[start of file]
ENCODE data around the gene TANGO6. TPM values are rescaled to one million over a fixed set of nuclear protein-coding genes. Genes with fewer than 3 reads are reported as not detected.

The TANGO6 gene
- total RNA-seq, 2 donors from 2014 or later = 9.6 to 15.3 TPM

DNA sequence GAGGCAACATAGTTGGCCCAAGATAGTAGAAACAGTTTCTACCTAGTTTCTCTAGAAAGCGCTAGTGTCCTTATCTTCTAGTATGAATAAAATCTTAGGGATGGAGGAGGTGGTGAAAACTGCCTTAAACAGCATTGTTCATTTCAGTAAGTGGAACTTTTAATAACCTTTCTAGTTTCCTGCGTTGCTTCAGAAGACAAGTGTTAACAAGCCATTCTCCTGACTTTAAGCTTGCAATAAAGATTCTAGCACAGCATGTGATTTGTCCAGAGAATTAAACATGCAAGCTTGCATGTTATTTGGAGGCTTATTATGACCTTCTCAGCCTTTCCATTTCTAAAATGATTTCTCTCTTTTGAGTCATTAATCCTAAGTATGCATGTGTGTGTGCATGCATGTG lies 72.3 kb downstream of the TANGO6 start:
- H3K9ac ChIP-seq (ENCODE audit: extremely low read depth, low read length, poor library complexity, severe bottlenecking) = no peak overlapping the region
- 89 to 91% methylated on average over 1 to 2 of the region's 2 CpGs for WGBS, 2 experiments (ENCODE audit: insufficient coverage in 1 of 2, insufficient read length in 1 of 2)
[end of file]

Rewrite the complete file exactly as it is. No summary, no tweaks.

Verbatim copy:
ENCODE data around the gene TANGO6. TPM values are rescaled to one million over a fixed set of nuclear protein-coding genes. Genes with fewer than 3 reads are reported as not detected.

The TANGO6 gene
- total RNA-seq, 2 donors from 2014 or later = 9.6 to 15.3 TPM

DNA sequence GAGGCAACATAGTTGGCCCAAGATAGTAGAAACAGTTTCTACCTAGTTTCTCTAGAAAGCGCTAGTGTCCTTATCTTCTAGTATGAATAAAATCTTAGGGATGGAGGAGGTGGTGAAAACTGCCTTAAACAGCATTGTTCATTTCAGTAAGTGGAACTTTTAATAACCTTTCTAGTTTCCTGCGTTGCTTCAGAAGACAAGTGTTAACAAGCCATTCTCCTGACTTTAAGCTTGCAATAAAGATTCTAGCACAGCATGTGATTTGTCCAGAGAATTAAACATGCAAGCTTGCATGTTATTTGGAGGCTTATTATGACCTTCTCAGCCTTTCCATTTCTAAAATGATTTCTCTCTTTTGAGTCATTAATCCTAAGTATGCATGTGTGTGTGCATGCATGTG lies 72.3 kb downstream of the TANGO6 start:
- H3K9ac ChIP-seq (ENCODE audit: extremely low read depth, low read length, poor library complexity, severe bottlenecking) = no peak overlapping the region
- 89 to 91% methylated on average over 1 to 2 of the region's 2 CpGs for WGBS, 2 experiments (ENCODE audit: insufficient coverage in 1 of 2, insufficient read length in 1 of 2)